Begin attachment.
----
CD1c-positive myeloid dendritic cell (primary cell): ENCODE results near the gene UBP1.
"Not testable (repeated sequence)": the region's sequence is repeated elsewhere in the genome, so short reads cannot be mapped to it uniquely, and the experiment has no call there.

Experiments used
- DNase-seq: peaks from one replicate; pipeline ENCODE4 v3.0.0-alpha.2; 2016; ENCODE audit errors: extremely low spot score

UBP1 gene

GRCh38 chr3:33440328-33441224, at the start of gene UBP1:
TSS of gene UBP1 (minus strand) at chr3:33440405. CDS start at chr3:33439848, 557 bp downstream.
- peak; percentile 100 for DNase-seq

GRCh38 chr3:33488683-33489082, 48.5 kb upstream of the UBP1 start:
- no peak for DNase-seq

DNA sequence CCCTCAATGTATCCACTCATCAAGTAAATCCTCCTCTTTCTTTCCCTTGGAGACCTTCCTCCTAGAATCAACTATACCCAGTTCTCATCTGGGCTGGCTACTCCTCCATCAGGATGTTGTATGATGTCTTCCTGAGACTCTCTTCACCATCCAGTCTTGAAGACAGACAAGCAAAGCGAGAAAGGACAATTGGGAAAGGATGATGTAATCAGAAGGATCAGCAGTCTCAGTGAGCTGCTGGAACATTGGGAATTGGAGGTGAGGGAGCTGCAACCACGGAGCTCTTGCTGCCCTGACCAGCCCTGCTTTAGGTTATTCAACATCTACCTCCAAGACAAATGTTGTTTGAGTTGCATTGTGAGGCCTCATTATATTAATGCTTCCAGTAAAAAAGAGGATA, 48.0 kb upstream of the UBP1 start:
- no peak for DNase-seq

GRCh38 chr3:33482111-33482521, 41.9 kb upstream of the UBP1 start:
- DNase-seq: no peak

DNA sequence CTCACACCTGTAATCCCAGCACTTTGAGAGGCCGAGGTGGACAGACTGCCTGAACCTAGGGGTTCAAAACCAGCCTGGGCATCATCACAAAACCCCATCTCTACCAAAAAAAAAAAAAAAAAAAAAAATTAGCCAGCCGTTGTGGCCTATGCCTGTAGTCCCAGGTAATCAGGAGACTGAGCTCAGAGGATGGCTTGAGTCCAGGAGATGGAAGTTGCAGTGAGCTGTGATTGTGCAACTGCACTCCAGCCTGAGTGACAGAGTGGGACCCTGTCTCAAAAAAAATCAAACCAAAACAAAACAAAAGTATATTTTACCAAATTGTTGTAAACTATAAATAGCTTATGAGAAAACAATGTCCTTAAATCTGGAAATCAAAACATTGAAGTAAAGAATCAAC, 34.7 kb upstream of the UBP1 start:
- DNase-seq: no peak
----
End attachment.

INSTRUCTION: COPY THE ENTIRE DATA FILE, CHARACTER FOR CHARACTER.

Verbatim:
CD1c-positive myeloid dendritic cell (primary cell): ENCODE results near the gene UBP1.
"Not testable (repeated sequence)": the region's sequence is repeated elsewhere in the genome, so short reads cannot be mapped to it uniquely, and the experiment has no call there.

Experiments used
- DNase-seq: peaks from one replicate; pipeline ENCODE4 v3.0.0-alpha.2; 2016; ENCODE audit errors: extremely low spot score

UBP1 gene

GRCh38 chr3:33440328-33441224, at the start of gene UBP1:
TSS of gene UBP1 (minus strand) at chr3:33440405. CDS start at chr3:33439848, 557 bp downstream.
- peak; percentile 100 for DNase-seq

GRCh38 chr3:33488683-33489082, 48.5 kb upstream of the UBP1 start:
- no peak for DNase-seq

DNA sequence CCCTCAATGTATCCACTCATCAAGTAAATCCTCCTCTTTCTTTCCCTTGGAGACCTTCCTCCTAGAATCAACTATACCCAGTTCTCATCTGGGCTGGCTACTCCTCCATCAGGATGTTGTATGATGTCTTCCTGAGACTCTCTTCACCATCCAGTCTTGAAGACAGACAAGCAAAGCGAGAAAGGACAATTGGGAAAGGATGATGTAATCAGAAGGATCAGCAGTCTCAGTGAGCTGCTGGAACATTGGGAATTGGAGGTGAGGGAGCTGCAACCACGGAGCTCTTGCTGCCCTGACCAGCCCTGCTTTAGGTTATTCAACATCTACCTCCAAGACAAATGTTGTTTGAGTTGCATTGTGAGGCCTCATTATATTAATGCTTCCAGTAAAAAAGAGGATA, 48.0 kb upstream of the UBP1 start:
- no peak for DNase-seq

GRCh38 chr3:33482111-33482521, 41.9 kb upstream of the UBP1 start:
- DNase-seq: no peak

DNA sequence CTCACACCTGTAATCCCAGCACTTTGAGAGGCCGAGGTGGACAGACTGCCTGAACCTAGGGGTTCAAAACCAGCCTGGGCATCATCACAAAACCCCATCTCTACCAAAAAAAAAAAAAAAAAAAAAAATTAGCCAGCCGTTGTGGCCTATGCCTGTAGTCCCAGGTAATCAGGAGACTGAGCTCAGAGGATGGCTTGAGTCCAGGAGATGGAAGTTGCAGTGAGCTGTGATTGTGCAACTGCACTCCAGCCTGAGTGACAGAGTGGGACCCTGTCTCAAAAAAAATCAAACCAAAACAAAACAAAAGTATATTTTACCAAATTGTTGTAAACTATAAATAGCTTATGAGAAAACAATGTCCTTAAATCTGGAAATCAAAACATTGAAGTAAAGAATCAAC, 34.7 kb upstream of the UBP1 start:
- DNase-seq: no peak